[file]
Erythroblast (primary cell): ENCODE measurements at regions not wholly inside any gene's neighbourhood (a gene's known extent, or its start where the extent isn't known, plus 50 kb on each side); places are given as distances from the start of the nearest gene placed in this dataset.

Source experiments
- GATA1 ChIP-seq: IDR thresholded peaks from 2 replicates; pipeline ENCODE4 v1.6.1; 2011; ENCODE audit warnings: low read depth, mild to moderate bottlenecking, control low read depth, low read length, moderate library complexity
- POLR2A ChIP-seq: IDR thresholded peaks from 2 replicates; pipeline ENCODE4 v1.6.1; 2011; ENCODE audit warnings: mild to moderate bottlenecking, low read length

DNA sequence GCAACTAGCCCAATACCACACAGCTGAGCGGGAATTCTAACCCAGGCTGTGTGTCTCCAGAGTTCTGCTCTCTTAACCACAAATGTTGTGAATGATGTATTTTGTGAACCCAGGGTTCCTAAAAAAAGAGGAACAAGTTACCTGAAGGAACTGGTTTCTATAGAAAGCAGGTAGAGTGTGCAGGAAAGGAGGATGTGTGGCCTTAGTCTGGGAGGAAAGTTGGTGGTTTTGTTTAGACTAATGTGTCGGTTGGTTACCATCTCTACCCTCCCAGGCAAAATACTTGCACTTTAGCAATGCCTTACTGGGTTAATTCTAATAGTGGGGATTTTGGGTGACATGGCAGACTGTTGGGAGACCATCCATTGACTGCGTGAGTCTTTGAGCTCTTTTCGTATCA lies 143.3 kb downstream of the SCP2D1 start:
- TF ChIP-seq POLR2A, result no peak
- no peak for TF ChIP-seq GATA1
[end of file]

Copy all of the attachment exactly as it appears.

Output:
Erythroblast (primary cell): ENCODE measurements at regions not wholly inside any gene's neighbourhood (a gene's known extent, or its start where the extent isn't known, plus 50 kb on each side); places are given as distances from the start of the nearest gene placed in this dataset.

Source experiments
- GATA1 ChIP-seq: IDR thresholded peaks from 2 replicates; pipeline ENCODE4 v1.6.1; 2011; ENCODE audit warnings: low read depth, mild to moderate bottlenecking, control low read depth, low read length, moderate library complexity
- POLR2A ChIP-seq: IDR thresholded peaks from 2 replicates; pipeline ENCODE4 v1.6.1; 2011; ENCODE audit warnings: mild to moderate bottlenecking, low read length

DNA sequence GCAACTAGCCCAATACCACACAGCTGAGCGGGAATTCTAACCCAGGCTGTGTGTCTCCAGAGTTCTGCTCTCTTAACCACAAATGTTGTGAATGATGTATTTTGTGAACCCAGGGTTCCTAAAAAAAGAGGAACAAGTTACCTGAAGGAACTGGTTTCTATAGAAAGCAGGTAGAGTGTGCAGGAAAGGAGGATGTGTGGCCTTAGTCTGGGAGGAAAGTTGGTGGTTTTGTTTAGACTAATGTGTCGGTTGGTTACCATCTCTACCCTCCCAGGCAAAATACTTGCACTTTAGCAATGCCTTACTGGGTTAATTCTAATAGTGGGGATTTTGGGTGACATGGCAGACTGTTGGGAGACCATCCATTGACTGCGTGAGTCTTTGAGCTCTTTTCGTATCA lies 143.3 kb downstream of the SCP2D1 start:
- TF ChIP-seq POLR2A, result no peak
- no peak for TF ChIP-seq GATA1